The full FixNYC report is here. I need to digest and analyze. More later: https://t.co/c41BgdyNTC
— Second Ave. Sagas (@2AvSagas) January 19, 2018
The Governor issued a statement on the panel’s report but hedged on the way forward:
“I have received the report from Fix NYC and will review it carefully. I thank the panel for their hard work and effort. I will discuss the alternatives with the legislature over the next several months. There is no doubt that we must finally address the undeniable, growing problem of traffic congestion in Manhattan’s central business district and present a real, feasible plan that will pass the legislature to raise money for MTA improvements, without raising rider fares.
A uniform pricing model for FHVs that discourages continuing presence in the central business district and incentivizes trucks to deliver on off peak hours is a necessary component. Tolls must be more fair. Trips to and from New Jersey can be less expensive than trips from New York City’s outer boroughs. Tolls vary widely, and they must be rationalized so costs are fair to all.
The report accurately points out that the objective is not to raise tolls entering the borough of Manhattan, but more specifically those trips adding to the congestion in a defined central business district. But, as a born and raised Queens boy, I have outer borough blood in my veins, and it is my priority that we keep costs down for hard working New Yorkers, and encourage use of mass transit. We must also find a way to reduce the costs for outer borough bridges in any plan ultimately passed.
I still wonder if this is a real plan he intends to champion or something he will use for cover to claim he tried to fix NYC’s traffic problems but could not overcome Albany resistance. My original post follows.
* * *
With Governor Cuomo’s Fix NYC task force set to release its report on Friday afternoon, Jim Dwyer and Winnie Hu of The Times have a first glimpse at the traffic pricing plan behind which Cuomo may line up to bring relief to New York streets and money for transit. Here’s what we know so far:
Driving a car into the busiest parts of Manhattan could cost $11.52 under a major proposal prepared for Gov. Andrew M. Cuomo that would make New York the first city in the United States with a pay-to-drive plan…
Trucks would pay $25.34, and taxis and for-hire vehicles could see surcharges of $2 to $5 per ride. The pricing zone would cover Manhattan south of 60th Street. In a key change from past efforts, drivers would not have to pay if they entered Manhattan by all but two of the city-owned East River bridges, which are now free to cross, as long as they bypassed the congestion zone.
The proposals are part of a report by a task force, “Fix NYC,” convened by Governor Cuomo after he declared a state of emergency in the subways last June. The report says that the fees on taxis and for-hire vehicles could be put in place within a year, followed by trucks and then cars in 2020. None of those fees should be charged, the task force said, until repairs are made to the public transit system.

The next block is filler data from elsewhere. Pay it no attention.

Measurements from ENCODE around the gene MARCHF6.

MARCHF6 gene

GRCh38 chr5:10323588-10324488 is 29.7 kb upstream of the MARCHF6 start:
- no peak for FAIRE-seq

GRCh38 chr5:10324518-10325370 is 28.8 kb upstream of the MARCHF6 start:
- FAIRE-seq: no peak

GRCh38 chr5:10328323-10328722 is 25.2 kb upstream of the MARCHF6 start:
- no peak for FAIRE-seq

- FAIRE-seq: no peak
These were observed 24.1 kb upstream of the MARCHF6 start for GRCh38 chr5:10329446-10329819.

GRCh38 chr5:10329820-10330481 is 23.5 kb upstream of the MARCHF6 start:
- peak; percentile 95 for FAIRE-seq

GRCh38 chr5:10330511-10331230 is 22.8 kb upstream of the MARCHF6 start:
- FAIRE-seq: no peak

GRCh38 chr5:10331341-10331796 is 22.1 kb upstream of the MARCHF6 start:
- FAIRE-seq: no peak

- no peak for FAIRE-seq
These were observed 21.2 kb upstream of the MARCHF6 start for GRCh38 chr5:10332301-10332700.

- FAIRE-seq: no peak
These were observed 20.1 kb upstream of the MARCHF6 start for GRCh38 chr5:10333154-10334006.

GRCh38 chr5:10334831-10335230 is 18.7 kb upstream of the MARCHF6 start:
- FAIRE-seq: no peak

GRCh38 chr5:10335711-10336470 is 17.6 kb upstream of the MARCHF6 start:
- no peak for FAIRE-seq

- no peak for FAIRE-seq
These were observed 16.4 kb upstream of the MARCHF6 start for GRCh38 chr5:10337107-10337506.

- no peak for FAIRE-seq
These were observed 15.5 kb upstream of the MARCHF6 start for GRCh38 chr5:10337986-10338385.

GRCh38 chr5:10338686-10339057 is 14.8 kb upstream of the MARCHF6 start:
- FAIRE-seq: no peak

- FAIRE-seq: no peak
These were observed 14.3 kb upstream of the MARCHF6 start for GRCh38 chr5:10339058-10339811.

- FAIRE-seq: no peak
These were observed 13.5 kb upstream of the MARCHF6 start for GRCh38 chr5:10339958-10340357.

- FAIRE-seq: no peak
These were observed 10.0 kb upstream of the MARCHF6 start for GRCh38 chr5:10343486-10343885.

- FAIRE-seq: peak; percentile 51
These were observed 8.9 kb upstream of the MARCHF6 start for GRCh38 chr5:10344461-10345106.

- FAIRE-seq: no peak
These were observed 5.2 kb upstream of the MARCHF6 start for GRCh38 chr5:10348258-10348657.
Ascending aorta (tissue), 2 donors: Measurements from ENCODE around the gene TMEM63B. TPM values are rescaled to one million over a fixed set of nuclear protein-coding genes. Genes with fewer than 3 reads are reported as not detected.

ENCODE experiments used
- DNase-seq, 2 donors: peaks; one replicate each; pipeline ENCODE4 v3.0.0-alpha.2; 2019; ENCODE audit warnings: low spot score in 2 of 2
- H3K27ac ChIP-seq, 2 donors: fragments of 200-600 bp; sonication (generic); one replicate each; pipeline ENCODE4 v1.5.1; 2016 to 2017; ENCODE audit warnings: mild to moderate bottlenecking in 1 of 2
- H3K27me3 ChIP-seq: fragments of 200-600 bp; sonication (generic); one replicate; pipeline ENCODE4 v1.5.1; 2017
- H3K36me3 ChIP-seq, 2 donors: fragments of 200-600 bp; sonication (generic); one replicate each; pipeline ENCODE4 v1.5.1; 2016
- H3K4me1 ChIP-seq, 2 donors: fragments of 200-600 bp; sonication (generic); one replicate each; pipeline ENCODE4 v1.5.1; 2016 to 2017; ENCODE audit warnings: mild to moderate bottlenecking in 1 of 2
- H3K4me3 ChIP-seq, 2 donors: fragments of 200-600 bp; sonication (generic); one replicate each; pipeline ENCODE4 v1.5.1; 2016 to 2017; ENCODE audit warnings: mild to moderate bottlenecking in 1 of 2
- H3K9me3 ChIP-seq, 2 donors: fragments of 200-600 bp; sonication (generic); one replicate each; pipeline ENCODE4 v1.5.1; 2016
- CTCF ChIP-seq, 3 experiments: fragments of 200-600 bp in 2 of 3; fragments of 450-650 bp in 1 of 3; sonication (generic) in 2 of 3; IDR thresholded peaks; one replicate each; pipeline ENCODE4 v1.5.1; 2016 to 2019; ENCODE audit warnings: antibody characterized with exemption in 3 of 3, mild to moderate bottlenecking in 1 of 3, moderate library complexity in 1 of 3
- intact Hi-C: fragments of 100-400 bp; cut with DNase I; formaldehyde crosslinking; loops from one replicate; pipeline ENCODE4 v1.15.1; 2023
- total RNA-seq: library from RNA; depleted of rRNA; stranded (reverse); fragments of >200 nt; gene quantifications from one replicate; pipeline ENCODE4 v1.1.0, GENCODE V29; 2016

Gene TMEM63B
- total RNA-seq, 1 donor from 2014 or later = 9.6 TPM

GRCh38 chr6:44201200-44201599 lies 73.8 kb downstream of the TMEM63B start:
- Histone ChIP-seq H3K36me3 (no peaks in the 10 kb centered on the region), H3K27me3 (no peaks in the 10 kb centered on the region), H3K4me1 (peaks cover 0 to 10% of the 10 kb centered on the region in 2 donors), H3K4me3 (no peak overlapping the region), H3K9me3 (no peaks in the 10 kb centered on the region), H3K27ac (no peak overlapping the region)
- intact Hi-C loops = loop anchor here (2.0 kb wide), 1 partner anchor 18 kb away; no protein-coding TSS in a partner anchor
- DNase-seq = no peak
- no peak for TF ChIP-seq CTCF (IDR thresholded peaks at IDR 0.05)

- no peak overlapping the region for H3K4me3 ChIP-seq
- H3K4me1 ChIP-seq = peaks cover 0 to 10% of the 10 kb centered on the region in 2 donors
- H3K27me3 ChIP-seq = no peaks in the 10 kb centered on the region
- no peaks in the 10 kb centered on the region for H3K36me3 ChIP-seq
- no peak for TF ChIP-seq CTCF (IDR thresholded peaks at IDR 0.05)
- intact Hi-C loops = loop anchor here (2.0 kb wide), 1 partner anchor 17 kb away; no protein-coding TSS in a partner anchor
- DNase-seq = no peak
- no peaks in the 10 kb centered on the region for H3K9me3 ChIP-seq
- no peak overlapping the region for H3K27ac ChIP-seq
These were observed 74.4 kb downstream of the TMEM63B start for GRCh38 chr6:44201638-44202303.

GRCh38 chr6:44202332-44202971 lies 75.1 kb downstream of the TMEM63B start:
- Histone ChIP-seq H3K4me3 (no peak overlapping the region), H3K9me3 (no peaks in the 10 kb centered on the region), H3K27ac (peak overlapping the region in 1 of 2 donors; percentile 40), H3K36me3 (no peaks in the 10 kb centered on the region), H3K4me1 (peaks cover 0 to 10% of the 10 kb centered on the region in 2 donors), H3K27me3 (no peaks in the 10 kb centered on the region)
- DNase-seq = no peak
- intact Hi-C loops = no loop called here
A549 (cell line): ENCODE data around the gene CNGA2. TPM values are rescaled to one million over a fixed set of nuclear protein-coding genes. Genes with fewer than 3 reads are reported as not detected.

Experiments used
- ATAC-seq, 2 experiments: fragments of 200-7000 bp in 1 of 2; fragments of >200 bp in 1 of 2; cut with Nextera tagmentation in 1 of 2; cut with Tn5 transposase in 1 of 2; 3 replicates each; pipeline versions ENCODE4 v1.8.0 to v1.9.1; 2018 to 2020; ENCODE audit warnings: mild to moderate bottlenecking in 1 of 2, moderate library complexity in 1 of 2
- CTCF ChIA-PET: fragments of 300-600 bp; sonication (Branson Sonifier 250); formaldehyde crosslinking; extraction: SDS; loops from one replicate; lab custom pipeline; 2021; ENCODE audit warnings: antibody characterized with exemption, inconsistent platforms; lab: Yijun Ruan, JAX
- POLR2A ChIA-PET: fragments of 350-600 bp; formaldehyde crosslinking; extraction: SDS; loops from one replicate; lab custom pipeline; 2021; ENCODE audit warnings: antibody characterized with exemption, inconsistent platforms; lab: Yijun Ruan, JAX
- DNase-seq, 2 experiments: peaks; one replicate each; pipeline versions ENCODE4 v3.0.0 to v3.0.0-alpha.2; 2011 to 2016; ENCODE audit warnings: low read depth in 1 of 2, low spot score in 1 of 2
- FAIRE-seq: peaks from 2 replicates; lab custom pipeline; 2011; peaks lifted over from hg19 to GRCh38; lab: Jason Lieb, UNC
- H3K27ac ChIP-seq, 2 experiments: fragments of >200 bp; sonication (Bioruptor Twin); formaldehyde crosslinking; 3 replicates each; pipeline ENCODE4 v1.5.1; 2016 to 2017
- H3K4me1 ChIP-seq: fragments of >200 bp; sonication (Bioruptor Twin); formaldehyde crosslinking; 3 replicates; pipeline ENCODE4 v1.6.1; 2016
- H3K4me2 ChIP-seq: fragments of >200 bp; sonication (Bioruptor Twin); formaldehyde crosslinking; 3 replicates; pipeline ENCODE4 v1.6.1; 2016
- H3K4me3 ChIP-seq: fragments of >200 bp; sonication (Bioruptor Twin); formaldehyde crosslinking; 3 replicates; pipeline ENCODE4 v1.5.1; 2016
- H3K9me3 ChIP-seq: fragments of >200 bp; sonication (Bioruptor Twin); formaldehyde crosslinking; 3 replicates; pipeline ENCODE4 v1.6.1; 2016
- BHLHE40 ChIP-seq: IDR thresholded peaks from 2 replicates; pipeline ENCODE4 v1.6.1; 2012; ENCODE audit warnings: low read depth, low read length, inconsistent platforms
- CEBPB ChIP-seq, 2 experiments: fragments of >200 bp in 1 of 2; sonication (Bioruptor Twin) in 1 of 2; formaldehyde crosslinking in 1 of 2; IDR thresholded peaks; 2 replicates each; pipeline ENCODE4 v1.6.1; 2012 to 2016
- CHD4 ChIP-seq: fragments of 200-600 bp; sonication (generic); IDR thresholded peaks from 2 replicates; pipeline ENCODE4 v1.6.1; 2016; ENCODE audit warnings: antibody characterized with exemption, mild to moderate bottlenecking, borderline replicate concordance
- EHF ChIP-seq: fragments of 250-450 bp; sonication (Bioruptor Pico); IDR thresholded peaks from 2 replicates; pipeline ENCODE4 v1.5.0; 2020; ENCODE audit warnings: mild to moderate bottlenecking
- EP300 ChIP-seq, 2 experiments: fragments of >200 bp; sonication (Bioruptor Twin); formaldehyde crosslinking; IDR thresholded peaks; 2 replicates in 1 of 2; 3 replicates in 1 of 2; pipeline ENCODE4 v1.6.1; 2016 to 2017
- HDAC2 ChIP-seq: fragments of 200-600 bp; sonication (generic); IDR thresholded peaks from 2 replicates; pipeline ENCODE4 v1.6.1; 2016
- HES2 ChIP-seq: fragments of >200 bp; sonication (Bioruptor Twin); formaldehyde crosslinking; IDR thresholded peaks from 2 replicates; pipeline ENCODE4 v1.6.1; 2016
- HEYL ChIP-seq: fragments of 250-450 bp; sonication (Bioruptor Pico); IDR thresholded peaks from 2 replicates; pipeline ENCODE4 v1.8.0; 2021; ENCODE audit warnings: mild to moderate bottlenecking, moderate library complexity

“Before asking commuters to abandon their cars, we must first improve mass transit capacity and reliability,” a draft of the report says.
This is a better plan than I expected and approximates Michael Bloomberg’s doomed proposal from 2008. That we have gone nowhere in the past decade is very telling, and that this plan doesn’t come with East River Bridge tolling parity is disappointing. But a Start is a start is a start, and if Cuomo accepts this plan, it can be a building block to something better and more complete down the road.
In no order, though, some questions:
- If the 59th St. and Brooklyn Bridges aren’t rolled and can be used to enter or exit the cordon zone without paying the fee, how can we protect against massive increases in traffic across those bridges?
- What transit upgrades can be implemented by 2020 that will be sufficient enough for the panel to be comfortable with the implementation of the traffic fee? Reliability and capacity increases take years or decades to see through, and not months.
- Can anyone really Fix NYC without MTA construction cost reforms?
- Is this a real plan that stands a chance of passing the New York State Assembly and Senate or is this just a CYA report to bolster Cuomo’s reelection campaign? With the Cuomo-supported plan to give Senate control to the state Republicans via the breakway IDC Senators, any traffic plan faces a tough hurdle in the state legislature. Will Cuomo push for this plan so that it passes the Senate or is just supposed to make him look like he tried, but failed, to fix city streets, traffic and the MTA?
- Will the mayor finally experience his own come-to-Jesus moment on traffic pricing or will he continue to lie, distort reality and reverse himself in discussing a plan that will impact guys like him who live in NYC for decades but are seemingly allergic to the subway?
- Do all of the players involved realize congestion pricing is only one part of fixing the bus network and solving transit woes and that other reforms are badly needed?
Some of these questions should be answered in Friday’s report; others may take a few weeks to unfold as we see the political forces line up behind (or against) the Fix NYC recommendations. Either way, this is a start and, while far from perfect, a good one at that.